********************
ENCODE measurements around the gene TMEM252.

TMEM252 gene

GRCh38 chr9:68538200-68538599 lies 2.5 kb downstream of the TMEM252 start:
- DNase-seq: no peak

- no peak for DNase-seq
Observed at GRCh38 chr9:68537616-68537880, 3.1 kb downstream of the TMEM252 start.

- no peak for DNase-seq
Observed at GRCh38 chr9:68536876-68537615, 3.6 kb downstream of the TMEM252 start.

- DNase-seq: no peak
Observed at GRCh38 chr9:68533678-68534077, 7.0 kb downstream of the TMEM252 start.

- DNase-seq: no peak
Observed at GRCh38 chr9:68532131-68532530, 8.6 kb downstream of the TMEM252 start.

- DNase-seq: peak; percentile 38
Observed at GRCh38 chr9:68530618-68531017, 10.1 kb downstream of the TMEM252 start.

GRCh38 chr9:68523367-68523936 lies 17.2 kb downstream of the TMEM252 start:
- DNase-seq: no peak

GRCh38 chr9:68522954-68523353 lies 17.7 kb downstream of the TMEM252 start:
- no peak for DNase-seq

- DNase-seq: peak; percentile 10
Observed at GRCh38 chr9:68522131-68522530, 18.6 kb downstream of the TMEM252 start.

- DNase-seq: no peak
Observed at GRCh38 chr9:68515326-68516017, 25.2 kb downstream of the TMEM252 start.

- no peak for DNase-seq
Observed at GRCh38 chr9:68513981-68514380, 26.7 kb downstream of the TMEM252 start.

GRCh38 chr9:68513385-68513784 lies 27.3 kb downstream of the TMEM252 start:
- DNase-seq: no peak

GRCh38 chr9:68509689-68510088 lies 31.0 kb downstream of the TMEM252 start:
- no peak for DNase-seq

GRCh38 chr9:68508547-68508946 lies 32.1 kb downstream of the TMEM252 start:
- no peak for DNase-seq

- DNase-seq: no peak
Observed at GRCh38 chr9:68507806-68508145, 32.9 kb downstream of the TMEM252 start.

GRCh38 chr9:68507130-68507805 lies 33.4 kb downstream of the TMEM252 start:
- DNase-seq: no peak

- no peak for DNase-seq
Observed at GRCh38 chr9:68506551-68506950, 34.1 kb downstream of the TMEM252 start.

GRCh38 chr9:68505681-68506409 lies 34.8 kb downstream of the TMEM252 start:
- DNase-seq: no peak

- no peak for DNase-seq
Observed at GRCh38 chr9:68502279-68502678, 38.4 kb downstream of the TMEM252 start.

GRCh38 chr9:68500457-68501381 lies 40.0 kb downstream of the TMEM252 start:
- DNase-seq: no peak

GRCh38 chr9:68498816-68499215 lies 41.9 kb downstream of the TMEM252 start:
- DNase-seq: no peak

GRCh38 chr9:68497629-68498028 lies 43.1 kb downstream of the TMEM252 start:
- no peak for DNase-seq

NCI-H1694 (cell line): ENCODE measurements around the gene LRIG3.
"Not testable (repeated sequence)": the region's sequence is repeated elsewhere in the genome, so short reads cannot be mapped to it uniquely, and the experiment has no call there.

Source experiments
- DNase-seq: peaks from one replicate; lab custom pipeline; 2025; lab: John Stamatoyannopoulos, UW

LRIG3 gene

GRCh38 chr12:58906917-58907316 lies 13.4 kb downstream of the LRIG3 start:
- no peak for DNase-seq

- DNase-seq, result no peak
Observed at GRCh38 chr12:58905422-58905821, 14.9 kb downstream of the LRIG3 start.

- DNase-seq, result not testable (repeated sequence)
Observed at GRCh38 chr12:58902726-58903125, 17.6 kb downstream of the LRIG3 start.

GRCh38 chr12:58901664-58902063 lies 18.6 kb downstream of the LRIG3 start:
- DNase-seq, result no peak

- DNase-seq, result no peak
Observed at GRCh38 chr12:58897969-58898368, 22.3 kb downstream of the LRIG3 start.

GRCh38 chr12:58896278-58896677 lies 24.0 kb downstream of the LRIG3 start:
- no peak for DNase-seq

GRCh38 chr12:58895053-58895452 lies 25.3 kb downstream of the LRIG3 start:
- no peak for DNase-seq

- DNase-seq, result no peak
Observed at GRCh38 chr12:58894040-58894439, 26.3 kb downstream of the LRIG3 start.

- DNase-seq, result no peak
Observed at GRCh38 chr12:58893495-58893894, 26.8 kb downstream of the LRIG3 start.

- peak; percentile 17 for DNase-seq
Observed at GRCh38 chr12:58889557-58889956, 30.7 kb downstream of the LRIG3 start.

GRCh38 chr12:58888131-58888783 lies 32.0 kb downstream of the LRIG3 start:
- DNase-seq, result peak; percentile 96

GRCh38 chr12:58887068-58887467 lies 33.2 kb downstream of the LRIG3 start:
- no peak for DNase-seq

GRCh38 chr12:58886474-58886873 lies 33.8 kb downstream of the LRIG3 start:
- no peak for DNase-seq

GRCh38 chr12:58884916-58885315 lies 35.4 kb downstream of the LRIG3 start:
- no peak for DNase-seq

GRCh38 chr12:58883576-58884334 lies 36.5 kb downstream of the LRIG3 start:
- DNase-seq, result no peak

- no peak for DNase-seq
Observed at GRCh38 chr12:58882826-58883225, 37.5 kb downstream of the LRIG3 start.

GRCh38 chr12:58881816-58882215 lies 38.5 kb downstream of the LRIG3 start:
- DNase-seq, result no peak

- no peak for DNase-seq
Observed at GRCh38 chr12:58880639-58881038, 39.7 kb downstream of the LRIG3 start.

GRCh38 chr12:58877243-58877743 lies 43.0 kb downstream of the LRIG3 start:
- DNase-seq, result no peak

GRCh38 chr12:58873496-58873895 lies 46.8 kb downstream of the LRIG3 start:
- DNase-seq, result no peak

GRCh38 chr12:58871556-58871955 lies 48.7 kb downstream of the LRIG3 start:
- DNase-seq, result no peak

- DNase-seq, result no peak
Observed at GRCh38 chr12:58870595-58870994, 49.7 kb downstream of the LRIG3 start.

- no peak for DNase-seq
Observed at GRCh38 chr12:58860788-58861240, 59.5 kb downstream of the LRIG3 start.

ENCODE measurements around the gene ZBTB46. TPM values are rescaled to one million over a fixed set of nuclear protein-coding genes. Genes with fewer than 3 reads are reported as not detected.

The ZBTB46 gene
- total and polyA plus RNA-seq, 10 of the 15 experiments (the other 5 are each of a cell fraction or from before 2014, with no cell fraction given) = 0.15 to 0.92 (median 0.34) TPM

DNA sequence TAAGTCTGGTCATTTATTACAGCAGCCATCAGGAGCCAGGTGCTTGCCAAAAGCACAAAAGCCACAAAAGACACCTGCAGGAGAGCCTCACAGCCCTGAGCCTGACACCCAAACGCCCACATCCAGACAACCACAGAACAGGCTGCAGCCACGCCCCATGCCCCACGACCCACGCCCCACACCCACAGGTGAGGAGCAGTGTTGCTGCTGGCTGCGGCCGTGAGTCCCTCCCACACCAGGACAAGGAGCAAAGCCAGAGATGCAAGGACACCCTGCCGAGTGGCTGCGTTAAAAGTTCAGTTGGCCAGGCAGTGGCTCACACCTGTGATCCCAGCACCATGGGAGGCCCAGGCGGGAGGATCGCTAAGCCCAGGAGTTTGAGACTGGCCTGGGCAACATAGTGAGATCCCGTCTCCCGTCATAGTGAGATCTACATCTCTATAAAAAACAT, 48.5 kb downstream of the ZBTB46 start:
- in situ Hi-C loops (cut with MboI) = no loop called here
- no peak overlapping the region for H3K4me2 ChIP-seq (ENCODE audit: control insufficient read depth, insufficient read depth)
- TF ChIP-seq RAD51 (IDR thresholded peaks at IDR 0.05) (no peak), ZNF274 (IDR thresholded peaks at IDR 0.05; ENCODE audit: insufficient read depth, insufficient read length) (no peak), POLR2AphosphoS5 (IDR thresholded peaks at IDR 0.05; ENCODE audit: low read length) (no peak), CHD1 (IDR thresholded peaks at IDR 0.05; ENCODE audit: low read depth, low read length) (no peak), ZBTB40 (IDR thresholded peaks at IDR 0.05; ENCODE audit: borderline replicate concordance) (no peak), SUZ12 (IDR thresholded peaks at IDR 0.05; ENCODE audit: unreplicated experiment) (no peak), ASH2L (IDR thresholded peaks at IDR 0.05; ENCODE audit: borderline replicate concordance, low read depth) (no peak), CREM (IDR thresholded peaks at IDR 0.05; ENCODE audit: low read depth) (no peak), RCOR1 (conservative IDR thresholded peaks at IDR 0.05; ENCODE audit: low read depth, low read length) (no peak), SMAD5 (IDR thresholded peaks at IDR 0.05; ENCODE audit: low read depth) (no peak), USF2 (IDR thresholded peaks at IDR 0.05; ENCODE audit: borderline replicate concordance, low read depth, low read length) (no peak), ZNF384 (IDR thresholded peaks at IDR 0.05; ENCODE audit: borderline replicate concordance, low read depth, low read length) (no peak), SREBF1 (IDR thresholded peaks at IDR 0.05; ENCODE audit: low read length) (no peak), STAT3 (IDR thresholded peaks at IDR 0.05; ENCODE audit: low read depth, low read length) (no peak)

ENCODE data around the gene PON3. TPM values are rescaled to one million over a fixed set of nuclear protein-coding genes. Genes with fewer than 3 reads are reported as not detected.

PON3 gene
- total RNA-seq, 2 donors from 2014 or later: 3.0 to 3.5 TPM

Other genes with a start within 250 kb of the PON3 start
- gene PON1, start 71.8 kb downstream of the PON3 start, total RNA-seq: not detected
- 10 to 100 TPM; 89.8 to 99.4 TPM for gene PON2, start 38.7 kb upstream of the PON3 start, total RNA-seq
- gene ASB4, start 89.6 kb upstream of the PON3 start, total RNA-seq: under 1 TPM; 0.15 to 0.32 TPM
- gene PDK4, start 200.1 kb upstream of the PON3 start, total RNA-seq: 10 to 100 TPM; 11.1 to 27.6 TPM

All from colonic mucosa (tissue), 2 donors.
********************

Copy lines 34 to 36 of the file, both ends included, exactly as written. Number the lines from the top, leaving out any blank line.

- DNase-seq: no peak

- no peak for DNase-seq
Observed at GRCh38 chr9:68506551-68506950, 34.1 kb downstream of the TMEM252 start.